With recent reports suggesting the New York Mets could jump into the starting pitching market, let’s learn a little bit about one possible target, Lance Lynn.
The New York Mets‘ starting pitching has been an ‘if’ for some time now. The narrative around the team’s rotation will never revolve around a lack of talent, but it will always involve their streaky health.
So, with question marks surrounding every starting pitcher sans Jacob deGrom, the addition of a starter would be warranted for both depth and production purposes.
The idea of the Mets adding an external starter was just a pipe dream a few weeks ago, but with the current stagnant market and Spring Training rapidly approaching, prices could be on the downslope.
Latest on #Mets, per sources: Nunez, Frazier currently leading infield choices. Team leery of getting used by Frazier if he prefers #Yankees,
reluctant to bring back Walker, getting no traction on #Pirates’ Harrison. Also interested in adding SP – Cobb or Lynn – if prices fall.
— Ken Rosenthal (@Ken_Rosenthal) February 3, 2018
According to Ken Rosenthal of the Athletic, the Mets have taken notice to the quiet market and a starting pitcher could be added to a contract they deem worthwhile. So, let’s get to know Lance Lynn and what he could potentially bring to Queens.
Lynn, 30, is in the prime of his career and he pitched like it last season. In 33 starts for the St. Louis Cardinals, Lynn strung together an 11-8 record along with a 3.43 ERA.
He was able to throw 186.1 innings and struck out 153 batters in the process, good for a 7.4 K/9. What made 2017 even more impressive for Lynn was the fact that he missed the entire 2016 season while recovering from Tommy John surgery.
Since becoming a starter in 2012, Lynn has managed to throw at least 175.1 innings in every year except 2016.
If we take a glance back to this offseason’s beginning, we can see that Lynn was once rumored to be looking for a five-year, $100 million contract on the open market.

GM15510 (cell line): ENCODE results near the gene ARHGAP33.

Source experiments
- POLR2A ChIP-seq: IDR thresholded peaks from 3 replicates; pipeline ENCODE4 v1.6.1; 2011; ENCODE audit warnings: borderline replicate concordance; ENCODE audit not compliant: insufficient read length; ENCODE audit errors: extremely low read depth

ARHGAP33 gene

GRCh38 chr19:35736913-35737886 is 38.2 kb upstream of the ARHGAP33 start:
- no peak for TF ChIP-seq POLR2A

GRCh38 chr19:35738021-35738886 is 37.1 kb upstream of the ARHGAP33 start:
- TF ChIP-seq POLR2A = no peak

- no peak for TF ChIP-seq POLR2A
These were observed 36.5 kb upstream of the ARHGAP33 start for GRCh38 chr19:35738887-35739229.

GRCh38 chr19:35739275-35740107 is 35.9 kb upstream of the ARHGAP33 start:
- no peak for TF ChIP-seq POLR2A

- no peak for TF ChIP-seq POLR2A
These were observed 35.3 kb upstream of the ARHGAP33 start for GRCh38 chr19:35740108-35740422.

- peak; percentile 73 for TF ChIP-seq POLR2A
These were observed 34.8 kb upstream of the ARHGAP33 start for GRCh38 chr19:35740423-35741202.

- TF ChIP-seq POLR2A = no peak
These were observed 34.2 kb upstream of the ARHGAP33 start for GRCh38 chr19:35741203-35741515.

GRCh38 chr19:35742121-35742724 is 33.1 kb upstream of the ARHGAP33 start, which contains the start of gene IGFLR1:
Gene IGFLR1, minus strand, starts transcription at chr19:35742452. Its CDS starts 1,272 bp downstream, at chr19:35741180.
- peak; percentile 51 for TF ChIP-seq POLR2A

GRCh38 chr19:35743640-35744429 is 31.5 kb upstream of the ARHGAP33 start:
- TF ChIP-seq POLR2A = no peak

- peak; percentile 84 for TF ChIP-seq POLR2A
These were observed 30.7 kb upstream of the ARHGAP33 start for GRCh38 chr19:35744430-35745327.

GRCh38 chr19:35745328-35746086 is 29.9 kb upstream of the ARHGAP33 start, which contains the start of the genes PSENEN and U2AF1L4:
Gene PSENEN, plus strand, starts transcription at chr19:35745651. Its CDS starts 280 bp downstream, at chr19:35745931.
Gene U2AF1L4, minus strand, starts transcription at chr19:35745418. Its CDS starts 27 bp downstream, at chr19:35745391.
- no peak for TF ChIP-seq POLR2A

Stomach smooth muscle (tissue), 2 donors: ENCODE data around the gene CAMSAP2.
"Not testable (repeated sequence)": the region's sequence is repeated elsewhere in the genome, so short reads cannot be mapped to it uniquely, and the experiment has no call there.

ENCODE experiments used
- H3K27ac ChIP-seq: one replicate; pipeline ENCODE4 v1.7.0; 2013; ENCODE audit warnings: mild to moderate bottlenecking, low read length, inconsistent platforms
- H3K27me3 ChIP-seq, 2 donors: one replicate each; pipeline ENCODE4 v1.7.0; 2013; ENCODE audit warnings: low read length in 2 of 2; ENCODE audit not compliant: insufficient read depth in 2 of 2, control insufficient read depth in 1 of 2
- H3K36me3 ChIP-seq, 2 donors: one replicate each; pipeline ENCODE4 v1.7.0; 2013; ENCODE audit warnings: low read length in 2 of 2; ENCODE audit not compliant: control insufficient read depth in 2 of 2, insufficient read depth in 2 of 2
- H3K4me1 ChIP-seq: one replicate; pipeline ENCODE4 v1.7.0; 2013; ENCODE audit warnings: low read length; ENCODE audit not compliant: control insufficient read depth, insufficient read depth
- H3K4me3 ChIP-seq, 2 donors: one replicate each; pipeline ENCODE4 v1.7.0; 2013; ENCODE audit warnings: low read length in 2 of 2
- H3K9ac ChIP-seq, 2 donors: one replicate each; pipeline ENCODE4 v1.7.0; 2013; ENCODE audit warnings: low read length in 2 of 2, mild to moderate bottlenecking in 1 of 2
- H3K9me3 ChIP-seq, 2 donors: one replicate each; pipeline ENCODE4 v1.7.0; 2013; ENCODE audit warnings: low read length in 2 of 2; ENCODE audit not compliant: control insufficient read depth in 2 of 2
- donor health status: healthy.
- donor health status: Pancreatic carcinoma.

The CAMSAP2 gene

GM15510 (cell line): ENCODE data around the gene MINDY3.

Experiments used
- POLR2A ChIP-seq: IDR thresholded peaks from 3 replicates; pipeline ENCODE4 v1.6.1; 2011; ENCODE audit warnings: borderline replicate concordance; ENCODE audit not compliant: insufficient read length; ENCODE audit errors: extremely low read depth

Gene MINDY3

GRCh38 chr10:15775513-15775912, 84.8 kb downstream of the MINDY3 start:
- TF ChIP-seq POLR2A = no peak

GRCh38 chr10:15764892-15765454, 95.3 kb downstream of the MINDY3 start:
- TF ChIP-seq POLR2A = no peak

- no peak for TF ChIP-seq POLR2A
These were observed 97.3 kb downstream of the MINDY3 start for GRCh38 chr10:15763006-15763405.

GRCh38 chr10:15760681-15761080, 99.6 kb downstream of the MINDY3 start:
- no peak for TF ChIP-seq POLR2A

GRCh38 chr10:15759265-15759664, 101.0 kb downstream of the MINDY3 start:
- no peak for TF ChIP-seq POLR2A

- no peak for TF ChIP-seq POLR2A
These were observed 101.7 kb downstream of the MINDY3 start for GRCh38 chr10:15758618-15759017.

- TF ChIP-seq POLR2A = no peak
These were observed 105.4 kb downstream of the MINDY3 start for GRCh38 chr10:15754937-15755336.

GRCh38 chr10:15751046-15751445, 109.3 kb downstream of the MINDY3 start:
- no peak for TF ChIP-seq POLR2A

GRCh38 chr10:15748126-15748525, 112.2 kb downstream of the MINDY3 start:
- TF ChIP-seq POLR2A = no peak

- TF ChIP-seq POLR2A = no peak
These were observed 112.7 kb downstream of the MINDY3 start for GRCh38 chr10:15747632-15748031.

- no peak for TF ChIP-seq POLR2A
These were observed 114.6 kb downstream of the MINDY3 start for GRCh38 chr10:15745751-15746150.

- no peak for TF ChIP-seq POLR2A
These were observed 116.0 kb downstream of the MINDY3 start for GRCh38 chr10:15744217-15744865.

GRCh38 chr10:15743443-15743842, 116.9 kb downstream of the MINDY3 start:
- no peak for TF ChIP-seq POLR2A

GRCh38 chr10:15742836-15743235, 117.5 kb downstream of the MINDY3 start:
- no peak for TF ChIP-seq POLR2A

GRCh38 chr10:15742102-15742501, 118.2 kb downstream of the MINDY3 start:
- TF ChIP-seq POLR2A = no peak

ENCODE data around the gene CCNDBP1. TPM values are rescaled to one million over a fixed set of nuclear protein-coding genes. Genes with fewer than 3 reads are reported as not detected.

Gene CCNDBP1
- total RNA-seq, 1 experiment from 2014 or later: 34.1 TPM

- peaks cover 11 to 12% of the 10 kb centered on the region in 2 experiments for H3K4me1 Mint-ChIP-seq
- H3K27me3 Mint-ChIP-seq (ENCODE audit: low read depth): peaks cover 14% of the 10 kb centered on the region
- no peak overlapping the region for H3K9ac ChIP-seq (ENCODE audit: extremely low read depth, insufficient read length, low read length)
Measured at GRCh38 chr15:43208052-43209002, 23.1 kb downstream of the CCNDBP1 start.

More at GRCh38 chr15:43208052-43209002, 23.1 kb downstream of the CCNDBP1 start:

Rick Hummel on @TMASTL: I think Lance Lynn will be looking for 5 yrs/100 million dollars. I don't know if the #STLCards would do that.
— Tim McKernan (@tmckernan) July 5, 2017
That’s a lot of money to shell out for a pitcher who will not be the ace of your staff. However, taking a look at MLB Trade Rumors‘ projected contracts, Lynn is only listed for a four-year, $56 million deal, for what it’s worth.
That seems like fair value for one of the league’s top No. 2 starters. If the market prices do fall in the coming weeks, as many believe they will, Lynn could quickly become a value signing for a team like the Mets.
As noted in the background section, Lynn was only able to post a 7.4 K/9 in 2017, which was a career low. Not only were his strikeout numbers down last season, but his walk rate of 3.8 was a career high.
That’s not necessarily surprising, as command and control are often the last things a pitcher coming off of Tommy John surgery reclaims.
Lynn has five offerings in his arsenal, which include a fastball, cutter, sinker, slider, and changeup. Even with those five pitches at his disposal, he mostly relies on his fastball and sinker to get the job done, as he threw them a combined 81 percent of the time in 2017.
Lynn will never be mistaken for a power pitcher, as his average fastball velocity sits at 92.6 mph. But what he lacks in velocity he makes up for with movement and results.
His fastball was valued at 15.4 runs above average by FanGraphs for the 2017 season, and Lynn was able to induce a ground ball on 44 percent of balls that were put in play against him.
Lynn is a durable, workhorse that is an elite middle-of-the-rotation arm who keeps the ball on the ground. His track record of both eating innings and never pitching to an ERA above 3.97 make him an ideal candidate to stabilize the Mets rotation in 2018.
The deciding factor will undoubtedly come down to the money like it always does. Will Lynn be asking for a five-year deal in the range of $80 million? Or will he settle for three or four years at a reasonable annual salary? We’ll just have to wait and see.